The Philippines: from Commonwealth
to the Present
By Apolinario Villalobos
From the Philippine Commonwealth that evolved into Republican form, despite the many years that transpired, until the current administration of Pnoy, the promises of presidential candidates did not change their course which is supposedly towards the uplift of Filipinos and the advancement of the country, but nothing happened of them. The graft and corruption in the government just got worse, much more with poverty.
The Commonwealth government under Quezon was cut short by the WWII. But during his time, the Americans already observed the culture-based administration of the government which was hinged on “gratitude”, “brotherhood”, and “kinship”. The Post-war era of independence saw the granting of independence to the country, transforming the Commonwealth to Republican under Osmeῆa. As the country was still reeling from the effects of the WWII, it was in total disarray. This situation bred profiteering on the part of the businessmen and graft on the part of the government officials, resulting to the much dissatisfaction and dismay of the masses.
The dissatisfaction of the Filipinos was perceived as an opportunity of enterprising and ambitious politicians for grabbing the power from Osmeῆa. As a last effort, Osmeῆa reorganized the government by signing an Executive Order in March 7, 1945, restoring the Executive departments. Unfortunately, Osmeῆa was perceived as lame by the then, Governor-General, MacArthur, who coerced him to convene Congress. Many were against the convening of Congress, then, as it might fall into the hands of the “collaborators” of the WWII, one of whom was Manuel Roxas who fortunately, despite his being a former “collaborator”, was favored by the support of MacArthur.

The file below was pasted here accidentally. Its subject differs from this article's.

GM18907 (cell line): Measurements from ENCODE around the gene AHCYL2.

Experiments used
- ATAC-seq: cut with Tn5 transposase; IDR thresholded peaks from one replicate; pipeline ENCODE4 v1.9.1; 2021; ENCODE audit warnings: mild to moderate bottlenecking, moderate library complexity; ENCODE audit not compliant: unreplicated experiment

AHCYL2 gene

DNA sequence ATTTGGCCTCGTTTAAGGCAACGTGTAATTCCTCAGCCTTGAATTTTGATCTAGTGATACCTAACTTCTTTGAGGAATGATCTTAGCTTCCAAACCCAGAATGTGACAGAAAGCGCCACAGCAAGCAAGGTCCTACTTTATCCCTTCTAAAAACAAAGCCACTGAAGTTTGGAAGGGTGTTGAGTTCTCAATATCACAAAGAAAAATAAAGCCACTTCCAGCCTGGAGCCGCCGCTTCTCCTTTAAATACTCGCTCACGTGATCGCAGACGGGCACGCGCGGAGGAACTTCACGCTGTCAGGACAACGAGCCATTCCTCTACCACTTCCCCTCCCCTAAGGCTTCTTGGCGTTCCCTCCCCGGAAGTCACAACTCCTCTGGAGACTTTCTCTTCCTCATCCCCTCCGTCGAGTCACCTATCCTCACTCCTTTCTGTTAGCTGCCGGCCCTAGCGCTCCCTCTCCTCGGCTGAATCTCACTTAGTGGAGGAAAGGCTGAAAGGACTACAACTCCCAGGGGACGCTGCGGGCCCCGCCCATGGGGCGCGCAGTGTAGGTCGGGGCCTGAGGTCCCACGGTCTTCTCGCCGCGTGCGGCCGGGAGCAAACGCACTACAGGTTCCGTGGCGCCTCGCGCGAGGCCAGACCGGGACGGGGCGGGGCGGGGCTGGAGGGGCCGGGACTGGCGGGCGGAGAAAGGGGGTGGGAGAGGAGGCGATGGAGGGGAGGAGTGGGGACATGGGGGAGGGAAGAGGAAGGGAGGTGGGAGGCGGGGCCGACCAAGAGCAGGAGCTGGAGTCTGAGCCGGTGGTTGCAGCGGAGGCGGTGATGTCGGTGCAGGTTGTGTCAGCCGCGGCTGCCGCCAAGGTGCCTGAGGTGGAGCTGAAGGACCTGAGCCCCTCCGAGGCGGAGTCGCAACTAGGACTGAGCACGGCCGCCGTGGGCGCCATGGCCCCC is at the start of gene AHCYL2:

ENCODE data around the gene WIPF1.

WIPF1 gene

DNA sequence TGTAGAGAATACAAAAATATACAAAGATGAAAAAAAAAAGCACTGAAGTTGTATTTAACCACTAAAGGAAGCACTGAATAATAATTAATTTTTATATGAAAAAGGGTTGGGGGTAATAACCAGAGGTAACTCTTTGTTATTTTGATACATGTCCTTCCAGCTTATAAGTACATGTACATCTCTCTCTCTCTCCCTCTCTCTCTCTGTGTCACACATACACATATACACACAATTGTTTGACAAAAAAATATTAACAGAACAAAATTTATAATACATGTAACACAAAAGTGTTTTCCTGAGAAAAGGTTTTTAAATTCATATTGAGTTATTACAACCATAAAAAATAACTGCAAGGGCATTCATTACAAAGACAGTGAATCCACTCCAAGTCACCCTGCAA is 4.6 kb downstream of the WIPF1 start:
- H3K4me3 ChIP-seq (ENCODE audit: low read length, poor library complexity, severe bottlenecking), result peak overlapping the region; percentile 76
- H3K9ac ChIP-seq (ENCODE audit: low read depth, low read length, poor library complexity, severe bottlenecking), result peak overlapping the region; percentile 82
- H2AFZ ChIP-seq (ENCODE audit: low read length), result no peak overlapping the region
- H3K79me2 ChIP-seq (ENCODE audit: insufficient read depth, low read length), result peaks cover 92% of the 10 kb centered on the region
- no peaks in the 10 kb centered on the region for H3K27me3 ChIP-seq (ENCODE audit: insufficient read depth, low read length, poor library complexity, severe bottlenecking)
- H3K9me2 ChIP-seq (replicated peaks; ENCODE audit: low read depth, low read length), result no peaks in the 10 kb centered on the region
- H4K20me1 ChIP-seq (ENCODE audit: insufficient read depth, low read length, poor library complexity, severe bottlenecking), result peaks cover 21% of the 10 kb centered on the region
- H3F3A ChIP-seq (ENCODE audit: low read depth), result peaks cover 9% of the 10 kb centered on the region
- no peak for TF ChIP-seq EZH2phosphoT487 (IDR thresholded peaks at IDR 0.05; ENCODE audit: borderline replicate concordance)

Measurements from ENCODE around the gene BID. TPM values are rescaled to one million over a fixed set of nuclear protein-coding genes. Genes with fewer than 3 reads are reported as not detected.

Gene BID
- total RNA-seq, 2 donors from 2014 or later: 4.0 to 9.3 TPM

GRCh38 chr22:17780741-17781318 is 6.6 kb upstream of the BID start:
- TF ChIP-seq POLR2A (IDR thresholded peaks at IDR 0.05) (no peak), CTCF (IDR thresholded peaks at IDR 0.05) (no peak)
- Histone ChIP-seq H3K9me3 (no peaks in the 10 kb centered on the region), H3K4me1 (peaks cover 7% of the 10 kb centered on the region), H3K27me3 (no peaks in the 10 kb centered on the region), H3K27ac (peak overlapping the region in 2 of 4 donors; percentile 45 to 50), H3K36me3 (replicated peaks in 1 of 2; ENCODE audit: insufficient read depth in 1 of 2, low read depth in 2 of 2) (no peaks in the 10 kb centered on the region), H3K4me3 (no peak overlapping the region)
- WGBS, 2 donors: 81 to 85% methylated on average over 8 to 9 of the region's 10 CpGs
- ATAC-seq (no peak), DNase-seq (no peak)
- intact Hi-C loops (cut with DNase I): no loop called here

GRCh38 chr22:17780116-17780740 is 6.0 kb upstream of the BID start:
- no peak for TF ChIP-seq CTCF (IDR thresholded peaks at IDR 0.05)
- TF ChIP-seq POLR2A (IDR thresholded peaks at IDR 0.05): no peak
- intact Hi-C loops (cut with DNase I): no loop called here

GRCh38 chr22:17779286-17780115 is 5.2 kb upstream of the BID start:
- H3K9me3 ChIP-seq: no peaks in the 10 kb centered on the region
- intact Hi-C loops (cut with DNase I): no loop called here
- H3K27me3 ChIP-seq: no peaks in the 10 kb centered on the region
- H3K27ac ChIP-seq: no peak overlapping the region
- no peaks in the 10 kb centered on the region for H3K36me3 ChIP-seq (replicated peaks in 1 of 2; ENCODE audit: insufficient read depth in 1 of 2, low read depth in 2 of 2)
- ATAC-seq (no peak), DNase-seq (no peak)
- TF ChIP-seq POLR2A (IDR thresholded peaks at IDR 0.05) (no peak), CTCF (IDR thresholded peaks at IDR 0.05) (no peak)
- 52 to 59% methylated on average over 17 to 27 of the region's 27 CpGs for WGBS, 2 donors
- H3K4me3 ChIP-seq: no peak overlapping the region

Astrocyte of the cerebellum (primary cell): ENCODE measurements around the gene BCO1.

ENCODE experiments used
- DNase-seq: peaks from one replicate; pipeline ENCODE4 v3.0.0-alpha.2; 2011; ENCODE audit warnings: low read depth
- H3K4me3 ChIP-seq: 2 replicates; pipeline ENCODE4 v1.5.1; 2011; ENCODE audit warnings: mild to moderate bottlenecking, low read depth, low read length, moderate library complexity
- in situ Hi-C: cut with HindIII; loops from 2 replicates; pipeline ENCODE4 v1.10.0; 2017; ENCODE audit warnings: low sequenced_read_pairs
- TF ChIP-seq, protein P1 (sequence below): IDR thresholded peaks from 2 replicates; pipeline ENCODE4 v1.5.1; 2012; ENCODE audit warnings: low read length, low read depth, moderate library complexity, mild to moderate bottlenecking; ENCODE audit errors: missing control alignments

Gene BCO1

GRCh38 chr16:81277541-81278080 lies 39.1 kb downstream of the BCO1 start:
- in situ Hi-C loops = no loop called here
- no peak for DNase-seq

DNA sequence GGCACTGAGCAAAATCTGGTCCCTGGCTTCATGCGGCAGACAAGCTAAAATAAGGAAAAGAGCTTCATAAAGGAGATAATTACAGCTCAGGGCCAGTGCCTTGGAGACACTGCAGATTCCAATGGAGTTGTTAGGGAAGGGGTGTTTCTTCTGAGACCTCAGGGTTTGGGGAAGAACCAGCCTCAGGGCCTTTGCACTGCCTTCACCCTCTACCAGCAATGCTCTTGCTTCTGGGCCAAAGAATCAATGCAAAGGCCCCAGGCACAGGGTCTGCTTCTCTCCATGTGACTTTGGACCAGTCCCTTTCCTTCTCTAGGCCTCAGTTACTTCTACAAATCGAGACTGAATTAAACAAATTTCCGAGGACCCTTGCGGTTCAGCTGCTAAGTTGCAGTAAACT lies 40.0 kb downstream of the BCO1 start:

Among those that the newly-convened Congress approved was a three-year back pay to its members, which was equivalent to the three-year Japanese occupation of the country. It was a telling premonition of more self-serving Congressional actions to happen. The employees followed suit with their own demand for similar back pay covering the same period but was not granted due to unavailability of fund. The cunning Roxas perceived the dissatisfaction of the employees as an opportunity to back up his bid for presidency. He authored the Back Pay Law which was eventually passed in 1948. It gave three years back pay to all pre-war government employees in 1958, after a ten-year period during which the government would have already saved enough funds.
The country did not gain much from Roxas when he held the reins of the government. Graft and corruption still proliferated. But his prominence became more pronounced when the provision on Parity Rights of the Americans was inserted in the Philippine Constitution. Hours before he died, he again committed the loyalty of the Filipinos to the Americans. His true color as “collaborator”, first with the Japanese during WWII, and later, with the Americans, surfaced till the time he drew his last breath.